configuration management

Conference Presentations

Top Ten Tendencies That Trap Testers

A trap is an unidentified problem that limits or obstructs us in some way. We don't intentionally fall into traps, but our behavioral tendencies aim us toward them. For example, have you ever found a great bug and celebrated only to have one of your fellow testers find a bigger bug just one more keystroke away? A tendency to celebrate too soon can make you nearsighted. Have you ever been confused about a behavior you saw during a test and shrugged it off? The tendency to dismiss your confusion as unimportant or irrelevant may make you farsighted-limiting your ability to see a bug right in front of you. Jon Bach demonstrates other limiting tendencies like Stakeholder Trust, Compartmental Thinking, Definition Faith, and more. Testers can't find every bug or run every possible test, but identifying these tendencies can help us avoid traps that might compromise our effectiveness and credibility.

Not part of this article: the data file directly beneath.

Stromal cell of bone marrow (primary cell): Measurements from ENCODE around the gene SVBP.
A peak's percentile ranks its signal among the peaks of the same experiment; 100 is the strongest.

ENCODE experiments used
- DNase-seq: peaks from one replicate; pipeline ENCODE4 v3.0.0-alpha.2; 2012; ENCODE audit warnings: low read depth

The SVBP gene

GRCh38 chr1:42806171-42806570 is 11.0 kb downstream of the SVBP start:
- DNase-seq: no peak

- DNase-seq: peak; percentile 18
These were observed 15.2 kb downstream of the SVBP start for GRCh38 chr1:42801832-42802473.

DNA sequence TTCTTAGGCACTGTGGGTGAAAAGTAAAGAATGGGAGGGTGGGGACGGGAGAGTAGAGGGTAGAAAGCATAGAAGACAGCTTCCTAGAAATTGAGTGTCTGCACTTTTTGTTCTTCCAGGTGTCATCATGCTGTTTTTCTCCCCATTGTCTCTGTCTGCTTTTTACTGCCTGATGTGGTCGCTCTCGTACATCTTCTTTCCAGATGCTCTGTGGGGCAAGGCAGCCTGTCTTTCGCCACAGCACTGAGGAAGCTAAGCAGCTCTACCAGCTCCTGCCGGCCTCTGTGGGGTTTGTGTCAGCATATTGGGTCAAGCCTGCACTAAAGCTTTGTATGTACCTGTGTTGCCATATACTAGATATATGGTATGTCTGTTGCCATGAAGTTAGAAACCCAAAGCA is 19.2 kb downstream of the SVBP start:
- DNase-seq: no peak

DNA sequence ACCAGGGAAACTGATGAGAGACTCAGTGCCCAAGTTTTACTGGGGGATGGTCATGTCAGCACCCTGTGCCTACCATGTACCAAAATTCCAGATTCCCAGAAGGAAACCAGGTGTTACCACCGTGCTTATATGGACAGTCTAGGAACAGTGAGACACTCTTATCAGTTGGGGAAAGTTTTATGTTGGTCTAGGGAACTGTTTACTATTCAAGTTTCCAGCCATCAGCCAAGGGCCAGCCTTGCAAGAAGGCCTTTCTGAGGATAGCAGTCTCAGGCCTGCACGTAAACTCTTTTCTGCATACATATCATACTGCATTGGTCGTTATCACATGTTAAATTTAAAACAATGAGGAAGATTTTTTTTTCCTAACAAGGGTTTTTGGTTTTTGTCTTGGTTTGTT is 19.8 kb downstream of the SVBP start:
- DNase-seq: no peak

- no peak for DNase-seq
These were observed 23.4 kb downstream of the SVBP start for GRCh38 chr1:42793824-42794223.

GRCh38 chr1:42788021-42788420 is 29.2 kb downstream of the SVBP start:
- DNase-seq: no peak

Jon Bach, Quardev Laboratories
Communicating the Value of Testing

Test managers constantly lament that few outside their group understand or care much about the value they provide and consistently deliver. Unfortunately, they are often correct. The lack of visibility and understanding of the test team's contribution can lead to restricted budgets,
fewer resources, tighter timelines, and ultimately, lower group productivity. Join Theresa Lanowitz as she highlights ways to move from simply being a tester of software to an advocate for your organization's customers. Learn how to effectively and concisely communicate with key